Ordinary workers and consumers who might usually thank capitalism for their higher living standards have seen a perverse side of the system, where they see that normal rules of markets don?t apply to the rich, powerful and well-connected.

Here are some ways TBTF has violated basic tenets of a capitalist system:

Capitalism requires the freedom to succeed and the freedom to fail. Hard work and good decisions should be rewarded. Perhaps more important, bad decisions should lead to failure?openly and publicly. Economist Allan Meltzer put it this way: ?Capitalism without failure is like religion without sin.?

Capitalism requires government to enforce the rule of law. This requires maintaining a level playing field. The privatization of profits and socialization of losses is completely unacceptable. TBTF undermines equal treatment, reinforcing the perception of a system tilted in favor of the rich and powerful.

Capitalism requires businesses and individuals be held accountable for the consequences of their actions. Accountability is a key ingredient for maintaining public faith in the economic system.

The perception?and the reality?is that virtually nobody has been punished or held accountable for their roles in the financial crisis. The idea that some institutions are TBTF inexorably erodes the foundations of our market-based system of capitalism.


OOooohhhH Boy! Things are about to get interesting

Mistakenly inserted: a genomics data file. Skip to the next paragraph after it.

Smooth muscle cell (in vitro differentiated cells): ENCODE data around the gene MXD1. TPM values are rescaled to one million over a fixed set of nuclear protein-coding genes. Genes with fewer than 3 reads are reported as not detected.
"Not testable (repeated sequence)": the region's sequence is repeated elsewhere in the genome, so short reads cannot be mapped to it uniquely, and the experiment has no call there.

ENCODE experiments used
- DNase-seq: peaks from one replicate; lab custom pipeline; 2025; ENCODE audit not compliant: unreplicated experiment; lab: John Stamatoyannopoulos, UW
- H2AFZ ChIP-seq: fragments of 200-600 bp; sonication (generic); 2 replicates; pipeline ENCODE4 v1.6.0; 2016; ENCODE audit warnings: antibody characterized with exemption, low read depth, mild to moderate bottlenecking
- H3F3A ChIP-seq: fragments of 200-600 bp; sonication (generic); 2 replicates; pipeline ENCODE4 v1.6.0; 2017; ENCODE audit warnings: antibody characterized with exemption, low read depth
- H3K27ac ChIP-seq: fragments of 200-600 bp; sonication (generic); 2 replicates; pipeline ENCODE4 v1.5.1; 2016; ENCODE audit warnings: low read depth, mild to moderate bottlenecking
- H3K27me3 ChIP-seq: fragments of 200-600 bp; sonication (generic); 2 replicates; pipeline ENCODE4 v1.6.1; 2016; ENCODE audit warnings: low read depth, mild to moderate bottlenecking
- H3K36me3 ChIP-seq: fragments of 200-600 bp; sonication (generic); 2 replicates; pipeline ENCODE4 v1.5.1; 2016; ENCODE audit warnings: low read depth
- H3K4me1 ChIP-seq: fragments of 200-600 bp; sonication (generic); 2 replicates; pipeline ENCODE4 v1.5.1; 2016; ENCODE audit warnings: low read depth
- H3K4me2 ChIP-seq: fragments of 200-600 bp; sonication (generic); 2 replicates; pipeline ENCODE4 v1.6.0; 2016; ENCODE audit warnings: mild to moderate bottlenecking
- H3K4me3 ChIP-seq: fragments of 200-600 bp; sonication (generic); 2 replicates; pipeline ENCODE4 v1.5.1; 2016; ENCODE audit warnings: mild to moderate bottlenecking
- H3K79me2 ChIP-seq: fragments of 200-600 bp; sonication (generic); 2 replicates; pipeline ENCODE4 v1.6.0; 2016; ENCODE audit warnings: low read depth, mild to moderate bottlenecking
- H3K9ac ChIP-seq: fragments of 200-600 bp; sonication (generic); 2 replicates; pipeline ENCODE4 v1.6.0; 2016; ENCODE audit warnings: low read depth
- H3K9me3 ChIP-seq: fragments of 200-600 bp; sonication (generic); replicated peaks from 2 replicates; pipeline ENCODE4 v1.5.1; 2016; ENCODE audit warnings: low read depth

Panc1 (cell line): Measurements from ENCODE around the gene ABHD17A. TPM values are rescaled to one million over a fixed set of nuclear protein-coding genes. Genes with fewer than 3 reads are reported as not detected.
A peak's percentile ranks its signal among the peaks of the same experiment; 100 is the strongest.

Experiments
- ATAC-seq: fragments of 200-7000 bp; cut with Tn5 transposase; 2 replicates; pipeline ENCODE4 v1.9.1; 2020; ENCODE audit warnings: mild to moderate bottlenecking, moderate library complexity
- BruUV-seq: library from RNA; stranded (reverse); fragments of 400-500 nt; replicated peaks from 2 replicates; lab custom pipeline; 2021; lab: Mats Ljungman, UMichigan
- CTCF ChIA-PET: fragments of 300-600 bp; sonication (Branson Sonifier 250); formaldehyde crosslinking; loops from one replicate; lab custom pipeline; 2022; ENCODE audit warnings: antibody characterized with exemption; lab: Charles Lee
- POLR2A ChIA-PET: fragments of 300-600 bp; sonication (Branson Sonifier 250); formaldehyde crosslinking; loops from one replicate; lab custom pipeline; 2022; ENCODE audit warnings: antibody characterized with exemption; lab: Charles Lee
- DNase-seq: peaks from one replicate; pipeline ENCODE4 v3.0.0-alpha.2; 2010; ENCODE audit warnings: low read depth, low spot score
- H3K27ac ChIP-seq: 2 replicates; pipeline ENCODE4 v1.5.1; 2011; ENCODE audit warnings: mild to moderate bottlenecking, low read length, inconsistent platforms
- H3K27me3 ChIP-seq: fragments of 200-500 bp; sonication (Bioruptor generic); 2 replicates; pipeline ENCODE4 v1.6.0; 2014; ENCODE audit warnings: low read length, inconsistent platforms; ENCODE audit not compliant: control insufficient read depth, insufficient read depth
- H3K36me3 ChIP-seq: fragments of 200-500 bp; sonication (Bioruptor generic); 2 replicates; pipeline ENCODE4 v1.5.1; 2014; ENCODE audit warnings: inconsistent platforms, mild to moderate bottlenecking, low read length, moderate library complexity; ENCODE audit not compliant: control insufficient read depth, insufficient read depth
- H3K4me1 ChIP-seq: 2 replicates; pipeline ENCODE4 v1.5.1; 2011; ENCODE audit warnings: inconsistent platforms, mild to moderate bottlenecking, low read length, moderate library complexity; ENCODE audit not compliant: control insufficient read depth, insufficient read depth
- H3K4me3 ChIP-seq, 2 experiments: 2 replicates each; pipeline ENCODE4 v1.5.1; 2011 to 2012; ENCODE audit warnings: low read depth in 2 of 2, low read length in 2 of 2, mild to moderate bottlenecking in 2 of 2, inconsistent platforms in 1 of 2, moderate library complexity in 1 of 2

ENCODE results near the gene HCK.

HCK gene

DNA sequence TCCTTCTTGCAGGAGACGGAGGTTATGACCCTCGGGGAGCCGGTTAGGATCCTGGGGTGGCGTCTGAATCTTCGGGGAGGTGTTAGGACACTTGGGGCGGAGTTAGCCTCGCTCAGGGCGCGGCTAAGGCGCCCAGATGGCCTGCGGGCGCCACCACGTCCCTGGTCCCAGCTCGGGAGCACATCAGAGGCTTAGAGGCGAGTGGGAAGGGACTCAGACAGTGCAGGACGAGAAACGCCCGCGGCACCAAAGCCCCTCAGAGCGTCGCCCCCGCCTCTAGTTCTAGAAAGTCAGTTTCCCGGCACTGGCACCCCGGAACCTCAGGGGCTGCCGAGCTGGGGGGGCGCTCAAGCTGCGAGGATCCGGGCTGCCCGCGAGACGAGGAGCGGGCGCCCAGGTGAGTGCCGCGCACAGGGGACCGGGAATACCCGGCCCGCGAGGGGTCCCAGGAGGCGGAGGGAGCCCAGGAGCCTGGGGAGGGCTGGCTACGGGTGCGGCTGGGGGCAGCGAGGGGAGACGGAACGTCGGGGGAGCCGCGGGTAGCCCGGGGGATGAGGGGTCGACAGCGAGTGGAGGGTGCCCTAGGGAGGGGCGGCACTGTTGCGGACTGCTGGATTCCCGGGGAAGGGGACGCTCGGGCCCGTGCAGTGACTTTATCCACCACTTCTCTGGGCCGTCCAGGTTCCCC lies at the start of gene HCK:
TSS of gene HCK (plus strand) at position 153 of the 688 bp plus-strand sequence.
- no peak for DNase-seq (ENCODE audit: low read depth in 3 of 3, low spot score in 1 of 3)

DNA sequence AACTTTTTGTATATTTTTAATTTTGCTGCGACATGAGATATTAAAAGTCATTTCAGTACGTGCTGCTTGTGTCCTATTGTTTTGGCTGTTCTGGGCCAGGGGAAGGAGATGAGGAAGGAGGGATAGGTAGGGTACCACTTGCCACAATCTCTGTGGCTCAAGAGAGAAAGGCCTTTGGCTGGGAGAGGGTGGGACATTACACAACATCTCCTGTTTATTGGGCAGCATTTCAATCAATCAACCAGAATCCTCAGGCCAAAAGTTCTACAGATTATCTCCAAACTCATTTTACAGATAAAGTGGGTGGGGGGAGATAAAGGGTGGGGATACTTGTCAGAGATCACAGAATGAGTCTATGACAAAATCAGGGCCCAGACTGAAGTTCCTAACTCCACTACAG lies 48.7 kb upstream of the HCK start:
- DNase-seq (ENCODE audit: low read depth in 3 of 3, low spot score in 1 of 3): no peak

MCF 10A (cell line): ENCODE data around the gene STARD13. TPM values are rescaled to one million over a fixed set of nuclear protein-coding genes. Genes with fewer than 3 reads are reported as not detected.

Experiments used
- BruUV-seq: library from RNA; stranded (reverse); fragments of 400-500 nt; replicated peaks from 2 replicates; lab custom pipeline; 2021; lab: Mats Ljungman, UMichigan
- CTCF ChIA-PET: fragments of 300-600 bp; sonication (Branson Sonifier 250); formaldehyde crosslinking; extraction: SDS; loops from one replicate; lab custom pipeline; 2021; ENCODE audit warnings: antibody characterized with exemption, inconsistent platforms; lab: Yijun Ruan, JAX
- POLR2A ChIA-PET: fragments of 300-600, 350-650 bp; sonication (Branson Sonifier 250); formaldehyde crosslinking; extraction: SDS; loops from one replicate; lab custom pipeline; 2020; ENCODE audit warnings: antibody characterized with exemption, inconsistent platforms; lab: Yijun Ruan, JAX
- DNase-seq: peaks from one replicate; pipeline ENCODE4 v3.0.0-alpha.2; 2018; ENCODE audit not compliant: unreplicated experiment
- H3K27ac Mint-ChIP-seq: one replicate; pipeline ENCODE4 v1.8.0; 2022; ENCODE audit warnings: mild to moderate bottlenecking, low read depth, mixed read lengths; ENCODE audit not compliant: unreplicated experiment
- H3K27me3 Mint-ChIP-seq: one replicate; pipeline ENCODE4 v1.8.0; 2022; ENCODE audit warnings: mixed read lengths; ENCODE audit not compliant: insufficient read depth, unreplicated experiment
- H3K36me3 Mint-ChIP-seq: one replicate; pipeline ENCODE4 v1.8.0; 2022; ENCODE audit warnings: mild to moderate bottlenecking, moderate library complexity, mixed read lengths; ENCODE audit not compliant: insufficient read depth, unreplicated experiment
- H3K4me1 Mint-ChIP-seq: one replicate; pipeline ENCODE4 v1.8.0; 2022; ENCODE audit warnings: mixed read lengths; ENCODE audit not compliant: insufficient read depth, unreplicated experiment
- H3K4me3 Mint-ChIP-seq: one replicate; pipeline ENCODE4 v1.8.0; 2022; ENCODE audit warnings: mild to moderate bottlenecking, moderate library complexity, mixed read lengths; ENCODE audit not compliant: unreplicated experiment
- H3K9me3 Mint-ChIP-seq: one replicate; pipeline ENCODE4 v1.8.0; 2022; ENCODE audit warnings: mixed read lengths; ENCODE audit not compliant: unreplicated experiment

Posted on: 2012/3/21 16:00
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Re: Goldman Sachs on Jersey City waterfront 'tense' after negative remarks by departing executive
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Posted on: 2012/3/19 4:32
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Re: Goldman Sachs on Jersey City waterfront 'tense' after negative remarks by departing executive
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Quote:

Rorschach wrote:
Just remember, Lloyd Blankfein of Goldman Sachs says they are doing God's work.


I had to google that...wow! As the Wall Street Journal says, "a creepy, conspiratorial vampire squid of finance"

They really are doing the devil's work, aren't they?

And what's up with all the baldness?

Goldman Sachs Executive, Greg Smith
Resized Image

CEO Lloyd C. Blankfein
Resized Image

President Gary Cohn
Resized Image

Former Vice President, Steve Kuhn
Resized Image

Former CEO, Henry Paulson (and our last United States Secretary of the Treasury)
Resized Image

It'd be interesting to hear what Steve Fulop has to say about his time at Goldman. But he still has all his hair, so he probably didn't drink the kool aid?

Posted on: 2012/3/19 3:19
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Re: Goldman Sachs on Jersey City waterfront 'tense' after negative remarks by departing executive
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Just remember, Lloyd Blankfein of Goldman Sachs says they are doing God's work.

Posted on: 2012/3/19 1:38
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Re: Goldman Sachs on Jersey City waterfront 'tense' after negative remarks by departing executive
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I'll just leave this here: Resized Image

Posted on: 2012/3/18 20:24
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Re: Goldman Sachs on Jersey City waterfront 'tense' after negative remarks by departing executive
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All my life I wanted to be a gangster - Henry Hill

Resized Image

Posted on: 2012/3/17 21:49
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Re: Goldman Sachs on Jersey City waterfront 'tense' after negative remarks by departing executive
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Posted on: 2012/3/17 14:01
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Re: Goldman Sachs on Jersey City waterfront 'tense' after negative remarks by departing executive